Dale Bumpers, the former U.S. senator from Arkansas who capped an almost 30-year political career by delivering the closing statement in President Bill Clinton’s impeachment defense in 1999, has died.
Bumpers, 90, died Jan. 1 at his home in Little Rock, his family said in a statement. He died of natural causes, according to the Associated Press, citing his son, Brent Bumpers.
In ringing tones, Bumpers condemned the proceedings and insisted that the president’s actions, while reprehensible, did not qualify as “high crimes and misdemeanors” as specified in the U.S. Constitution.
The impeachment stemmed from revelations that Clinton had an affair with White House intern Monica Lewinsky. He was charged with perjury and obstruction of justice in connection with his testimony to a Federal Grand Jury.
“We are none of us perfect,” Bumpers said in the hour-long speech. “Sure, you say, he should have thought of all that beforehand. And indeed he should. Just as Adam and Eve should have.”
A veteran Arkansas politician who served two terms as governor before becoming a senator in 1974, Bumpers was a liberal Democrat critical of defense spending and welfare cuts. When he retired, he said his legacy would include fighting “like a saber-toothed tiger to keep a lot of trivial, politically driven amendments off the Constitution,” according to an Associated Press article in 1999.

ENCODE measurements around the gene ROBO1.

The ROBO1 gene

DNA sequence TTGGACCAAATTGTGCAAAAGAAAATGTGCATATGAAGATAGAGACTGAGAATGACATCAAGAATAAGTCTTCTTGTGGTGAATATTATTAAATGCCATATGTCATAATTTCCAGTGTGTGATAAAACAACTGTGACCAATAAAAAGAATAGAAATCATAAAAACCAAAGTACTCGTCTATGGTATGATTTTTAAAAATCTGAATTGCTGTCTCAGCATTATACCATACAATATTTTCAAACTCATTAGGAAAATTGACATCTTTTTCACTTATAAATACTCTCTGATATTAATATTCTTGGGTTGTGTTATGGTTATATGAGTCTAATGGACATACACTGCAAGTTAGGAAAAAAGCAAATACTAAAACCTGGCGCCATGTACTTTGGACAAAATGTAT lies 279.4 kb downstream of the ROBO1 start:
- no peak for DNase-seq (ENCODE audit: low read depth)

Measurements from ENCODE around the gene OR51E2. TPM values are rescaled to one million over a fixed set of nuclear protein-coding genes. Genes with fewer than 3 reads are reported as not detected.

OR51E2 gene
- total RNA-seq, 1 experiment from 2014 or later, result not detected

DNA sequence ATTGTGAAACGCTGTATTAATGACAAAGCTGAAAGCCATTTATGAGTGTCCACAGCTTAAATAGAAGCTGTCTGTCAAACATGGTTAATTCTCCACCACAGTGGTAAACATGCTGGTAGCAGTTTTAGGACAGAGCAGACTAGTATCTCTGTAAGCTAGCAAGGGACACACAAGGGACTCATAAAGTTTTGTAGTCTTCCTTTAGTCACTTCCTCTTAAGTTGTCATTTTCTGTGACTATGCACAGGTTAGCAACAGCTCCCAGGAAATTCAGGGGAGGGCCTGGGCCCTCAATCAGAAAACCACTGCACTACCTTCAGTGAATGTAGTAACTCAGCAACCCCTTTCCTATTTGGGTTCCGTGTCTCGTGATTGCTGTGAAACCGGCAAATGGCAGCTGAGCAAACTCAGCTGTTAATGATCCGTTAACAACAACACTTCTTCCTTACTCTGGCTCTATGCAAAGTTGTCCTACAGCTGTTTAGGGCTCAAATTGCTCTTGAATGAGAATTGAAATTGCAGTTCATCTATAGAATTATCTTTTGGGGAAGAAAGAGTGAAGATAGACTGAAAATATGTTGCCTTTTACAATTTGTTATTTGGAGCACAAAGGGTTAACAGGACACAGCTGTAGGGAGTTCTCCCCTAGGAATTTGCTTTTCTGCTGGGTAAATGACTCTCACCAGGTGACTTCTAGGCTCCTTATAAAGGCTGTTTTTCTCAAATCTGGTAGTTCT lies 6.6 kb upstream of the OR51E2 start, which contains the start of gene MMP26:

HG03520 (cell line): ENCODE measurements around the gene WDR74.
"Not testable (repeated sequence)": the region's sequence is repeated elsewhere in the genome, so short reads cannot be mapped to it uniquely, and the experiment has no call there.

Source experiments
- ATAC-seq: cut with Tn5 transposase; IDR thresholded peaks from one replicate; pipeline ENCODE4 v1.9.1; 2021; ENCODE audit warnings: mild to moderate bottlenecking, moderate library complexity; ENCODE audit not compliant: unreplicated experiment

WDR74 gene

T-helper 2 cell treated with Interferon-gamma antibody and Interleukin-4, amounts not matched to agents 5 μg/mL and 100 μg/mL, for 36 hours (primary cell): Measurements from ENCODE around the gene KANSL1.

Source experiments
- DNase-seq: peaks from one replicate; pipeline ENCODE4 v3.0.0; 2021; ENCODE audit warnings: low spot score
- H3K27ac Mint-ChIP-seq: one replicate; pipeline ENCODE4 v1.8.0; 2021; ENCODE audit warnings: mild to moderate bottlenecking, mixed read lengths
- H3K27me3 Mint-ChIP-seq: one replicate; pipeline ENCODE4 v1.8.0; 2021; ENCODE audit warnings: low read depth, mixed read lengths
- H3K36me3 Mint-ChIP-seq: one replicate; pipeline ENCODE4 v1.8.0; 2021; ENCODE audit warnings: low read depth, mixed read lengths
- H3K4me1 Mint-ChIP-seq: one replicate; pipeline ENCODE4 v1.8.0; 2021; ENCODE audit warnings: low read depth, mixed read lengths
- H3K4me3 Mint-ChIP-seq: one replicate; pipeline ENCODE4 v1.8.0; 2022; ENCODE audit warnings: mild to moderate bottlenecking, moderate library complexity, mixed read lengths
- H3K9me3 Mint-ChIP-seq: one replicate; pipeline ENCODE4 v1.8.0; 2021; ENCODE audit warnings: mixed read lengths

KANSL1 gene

While he opposed Clinton’s trademark welfare initiative, Bumpers was a friend and political ally of Clinton, who also had served as Arkansas governor.
“Dale Bumpers was a governor of profound historical importance, the most eloquent defender of our constitution in the Senate, a man who put his considerable gifts of wisdom, wit, and passion to work for the common good,” Bill Clinton and wife Hillary Clinton, the former Secretary of State, said in a statement released by the Clinton Foundation.
Bumpers retired from the Senate after four terms, in January 1999. Days later, he was enlisted to join Clinton’s defense team.
“That was a smart move on the part of the defense,” said Republican Senator Mitch McConnell of Kentucky, now Senate Majority Leader, according to a story in the Washington Post. “Give ’em a gold star for that. We like him, and he’s a great speaker.”
With U.S. Chief Justice William Rehnquist presiding in the Senate on Jan. 21, 1999, Bumpers stood in the well of the chamber and warned colleagues that impeachment was a dangerous weapon.
“A decision to convict holds the potential for destabilizing the office of the presidency,” he said. He called Clinton’s conduct “indefensible, outrageous, unforgivable, shameless.” Yet, he insisted, the proceedings missed “a human element,” that Clinton lied about sex to protect his family. “The charges brought and the punishment sought are totally out of sync,” he said.
Writing days after the speech, conservative syndicated columnist William F. Buckley wrote that Bumpers “brought the whole country to a standstill in admiration of his plea not to convict his old friend.”